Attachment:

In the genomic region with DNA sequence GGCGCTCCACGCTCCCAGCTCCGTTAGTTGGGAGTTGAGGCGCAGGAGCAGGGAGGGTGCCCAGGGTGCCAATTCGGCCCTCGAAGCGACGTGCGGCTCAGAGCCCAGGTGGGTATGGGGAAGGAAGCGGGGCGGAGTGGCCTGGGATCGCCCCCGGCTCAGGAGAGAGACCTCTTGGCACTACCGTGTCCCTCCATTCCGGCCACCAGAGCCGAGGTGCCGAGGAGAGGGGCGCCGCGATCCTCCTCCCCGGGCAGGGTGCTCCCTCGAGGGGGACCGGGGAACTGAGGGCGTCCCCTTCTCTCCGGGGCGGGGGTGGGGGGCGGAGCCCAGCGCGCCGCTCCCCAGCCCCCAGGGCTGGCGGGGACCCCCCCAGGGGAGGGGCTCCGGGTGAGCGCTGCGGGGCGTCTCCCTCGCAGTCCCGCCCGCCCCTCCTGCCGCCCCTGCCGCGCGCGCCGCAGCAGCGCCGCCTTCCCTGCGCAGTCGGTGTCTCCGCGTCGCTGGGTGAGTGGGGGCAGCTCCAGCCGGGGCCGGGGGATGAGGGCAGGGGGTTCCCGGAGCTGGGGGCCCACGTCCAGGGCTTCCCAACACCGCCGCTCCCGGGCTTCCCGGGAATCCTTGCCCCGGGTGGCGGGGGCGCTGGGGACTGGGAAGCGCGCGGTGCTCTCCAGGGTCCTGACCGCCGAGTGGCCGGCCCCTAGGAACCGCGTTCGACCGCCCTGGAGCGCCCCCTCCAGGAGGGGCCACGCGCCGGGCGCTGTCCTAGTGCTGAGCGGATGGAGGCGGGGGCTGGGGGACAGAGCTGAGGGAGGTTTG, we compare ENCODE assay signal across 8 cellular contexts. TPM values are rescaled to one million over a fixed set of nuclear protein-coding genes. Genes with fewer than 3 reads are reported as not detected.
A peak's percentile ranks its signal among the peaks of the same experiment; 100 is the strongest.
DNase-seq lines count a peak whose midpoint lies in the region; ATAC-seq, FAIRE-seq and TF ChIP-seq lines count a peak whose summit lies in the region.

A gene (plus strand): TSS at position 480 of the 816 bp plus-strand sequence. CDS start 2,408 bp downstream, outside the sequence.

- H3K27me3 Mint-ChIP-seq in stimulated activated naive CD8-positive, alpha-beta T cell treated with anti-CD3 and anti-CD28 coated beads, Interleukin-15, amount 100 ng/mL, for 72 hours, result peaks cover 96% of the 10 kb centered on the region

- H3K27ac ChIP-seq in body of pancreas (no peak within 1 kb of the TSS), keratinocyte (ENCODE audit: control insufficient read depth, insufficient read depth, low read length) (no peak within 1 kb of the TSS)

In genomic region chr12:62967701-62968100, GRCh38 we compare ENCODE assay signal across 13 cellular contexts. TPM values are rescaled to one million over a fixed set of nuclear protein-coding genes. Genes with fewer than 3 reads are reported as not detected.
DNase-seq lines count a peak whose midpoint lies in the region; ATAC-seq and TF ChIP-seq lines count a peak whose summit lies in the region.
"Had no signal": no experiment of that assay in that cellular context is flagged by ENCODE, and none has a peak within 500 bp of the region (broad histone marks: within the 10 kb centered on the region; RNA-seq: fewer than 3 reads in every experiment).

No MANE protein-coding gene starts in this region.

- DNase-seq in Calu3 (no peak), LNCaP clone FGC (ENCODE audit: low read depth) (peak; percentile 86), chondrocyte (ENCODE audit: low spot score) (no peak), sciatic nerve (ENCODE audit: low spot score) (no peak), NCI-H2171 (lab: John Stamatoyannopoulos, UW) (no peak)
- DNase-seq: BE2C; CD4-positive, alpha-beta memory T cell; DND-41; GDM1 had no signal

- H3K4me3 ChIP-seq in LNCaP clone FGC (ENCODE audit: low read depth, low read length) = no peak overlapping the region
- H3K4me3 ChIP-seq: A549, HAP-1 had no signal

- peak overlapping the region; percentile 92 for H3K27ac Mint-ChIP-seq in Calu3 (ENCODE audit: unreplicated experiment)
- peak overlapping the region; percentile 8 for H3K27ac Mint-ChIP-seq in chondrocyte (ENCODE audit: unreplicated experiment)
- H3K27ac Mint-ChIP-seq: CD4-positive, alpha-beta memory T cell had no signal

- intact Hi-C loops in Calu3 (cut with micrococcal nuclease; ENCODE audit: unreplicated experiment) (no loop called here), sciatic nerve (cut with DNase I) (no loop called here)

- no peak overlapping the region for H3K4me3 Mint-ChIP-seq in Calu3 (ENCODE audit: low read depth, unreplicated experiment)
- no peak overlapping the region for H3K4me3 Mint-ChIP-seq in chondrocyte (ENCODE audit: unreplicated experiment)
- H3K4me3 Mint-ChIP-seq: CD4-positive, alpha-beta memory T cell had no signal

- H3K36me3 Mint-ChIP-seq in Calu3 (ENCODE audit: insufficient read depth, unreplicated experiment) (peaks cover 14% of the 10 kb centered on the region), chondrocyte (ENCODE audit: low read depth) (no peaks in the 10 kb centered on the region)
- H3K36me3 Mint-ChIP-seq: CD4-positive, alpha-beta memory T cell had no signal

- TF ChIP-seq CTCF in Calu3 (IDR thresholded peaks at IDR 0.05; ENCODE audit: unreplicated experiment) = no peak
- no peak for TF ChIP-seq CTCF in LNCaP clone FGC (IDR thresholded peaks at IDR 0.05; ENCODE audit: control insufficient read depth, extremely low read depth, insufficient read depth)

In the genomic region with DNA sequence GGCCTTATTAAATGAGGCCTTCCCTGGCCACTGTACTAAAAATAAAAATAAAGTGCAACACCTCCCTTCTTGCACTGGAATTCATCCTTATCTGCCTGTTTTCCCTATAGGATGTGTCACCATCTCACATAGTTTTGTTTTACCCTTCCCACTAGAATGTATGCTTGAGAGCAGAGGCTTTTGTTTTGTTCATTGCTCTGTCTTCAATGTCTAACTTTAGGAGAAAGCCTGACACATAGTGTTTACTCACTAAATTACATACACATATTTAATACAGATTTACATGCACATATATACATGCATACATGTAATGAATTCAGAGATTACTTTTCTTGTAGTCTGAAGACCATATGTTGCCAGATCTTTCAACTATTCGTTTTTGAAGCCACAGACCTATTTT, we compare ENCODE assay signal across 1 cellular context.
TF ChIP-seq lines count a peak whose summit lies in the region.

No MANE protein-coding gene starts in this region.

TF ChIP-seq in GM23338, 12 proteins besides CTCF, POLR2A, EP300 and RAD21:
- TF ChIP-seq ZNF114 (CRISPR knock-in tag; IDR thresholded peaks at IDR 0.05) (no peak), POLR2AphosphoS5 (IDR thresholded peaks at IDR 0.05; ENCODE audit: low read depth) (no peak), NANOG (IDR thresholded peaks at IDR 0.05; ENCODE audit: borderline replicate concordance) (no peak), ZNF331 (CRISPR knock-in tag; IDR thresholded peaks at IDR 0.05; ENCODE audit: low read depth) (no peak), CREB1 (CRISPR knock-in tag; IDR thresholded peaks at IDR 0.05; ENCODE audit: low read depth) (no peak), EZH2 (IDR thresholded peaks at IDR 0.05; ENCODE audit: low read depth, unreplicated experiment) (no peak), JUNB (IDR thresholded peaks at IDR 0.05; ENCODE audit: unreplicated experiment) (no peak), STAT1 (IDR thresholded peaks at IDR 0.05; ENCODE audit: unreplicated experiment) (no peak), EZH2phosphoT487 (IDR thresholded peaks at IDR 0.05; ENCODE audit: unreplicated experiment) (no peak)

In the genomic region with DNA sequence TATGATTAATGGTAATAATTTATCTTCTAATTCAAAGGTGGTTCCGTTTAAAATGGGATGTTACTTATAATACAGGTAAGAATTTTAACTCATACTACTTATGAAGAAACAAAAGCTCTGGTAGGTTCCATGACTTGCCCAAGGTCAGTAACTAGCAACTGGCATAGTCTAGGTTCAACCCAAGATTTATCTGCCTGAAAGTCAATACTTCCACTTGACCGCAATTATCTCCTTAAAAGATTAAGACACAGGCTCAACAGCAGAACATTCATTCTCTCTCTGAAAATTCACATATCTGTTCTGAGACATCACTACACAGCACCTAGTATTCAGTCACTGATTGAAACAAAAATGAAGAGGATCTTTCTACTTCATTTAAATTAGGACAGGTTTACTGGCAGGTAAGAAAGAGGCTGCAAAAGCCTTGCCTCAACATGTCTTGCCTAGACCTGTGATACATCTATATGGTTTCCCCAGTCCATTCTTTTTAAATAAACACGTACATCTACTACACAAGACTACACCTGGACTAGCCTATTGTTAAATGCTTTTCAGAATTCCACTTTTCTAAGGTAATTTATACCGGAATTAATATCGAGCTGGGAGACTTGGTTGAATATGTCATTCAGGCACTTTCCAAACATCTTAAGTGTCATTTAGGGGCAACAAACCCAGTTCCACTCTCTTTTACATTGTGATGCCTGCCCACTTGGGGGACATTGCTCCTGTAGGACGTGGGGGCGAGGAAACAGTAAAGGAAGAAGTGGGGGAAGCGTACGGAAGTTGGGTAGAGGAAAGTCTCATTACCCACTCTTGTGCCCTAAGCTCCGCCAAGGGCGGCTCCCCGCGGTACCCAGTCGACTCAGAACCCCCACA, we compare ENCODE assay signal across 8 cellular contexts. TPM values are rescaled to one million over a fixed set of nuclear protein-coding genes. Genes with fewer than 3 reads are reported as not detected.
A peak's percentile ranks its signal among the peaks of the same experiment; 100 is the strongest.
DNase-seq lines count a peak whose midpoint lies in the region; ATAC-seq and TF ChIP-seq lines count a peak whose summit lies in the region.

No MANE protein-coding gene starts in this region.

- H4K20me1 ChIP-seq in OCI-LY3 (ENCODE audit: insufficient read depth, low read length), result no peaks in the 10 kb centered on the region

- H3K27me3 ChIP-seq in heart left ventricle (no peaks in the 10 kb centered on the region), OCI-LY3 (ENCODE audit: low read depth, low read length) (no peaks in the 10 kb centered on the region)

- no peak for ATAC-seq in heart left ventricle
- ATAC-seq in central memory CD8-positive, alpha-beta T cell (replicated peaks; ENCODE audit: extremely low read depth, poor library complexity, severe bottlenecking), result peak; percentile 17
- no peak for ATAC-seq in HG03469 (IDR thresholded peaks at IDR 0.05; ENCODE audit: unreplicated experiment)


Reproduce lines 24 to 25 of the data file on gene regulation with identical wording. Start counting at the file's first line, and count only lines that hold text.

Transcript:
- TF ChIP-seq CTCF in Calu3 (IDR thresholded peaks at IDR 0.05; ENCODE audit: unreplicated experiment) = no peak
- no peak for TF ChIP-seq CTCF in LNCaP clone FGC (IDR thresholded peaks at IDR 0.05; ENCODE audit: control insufficient read depth, extremely low read depth, insufficient read depth)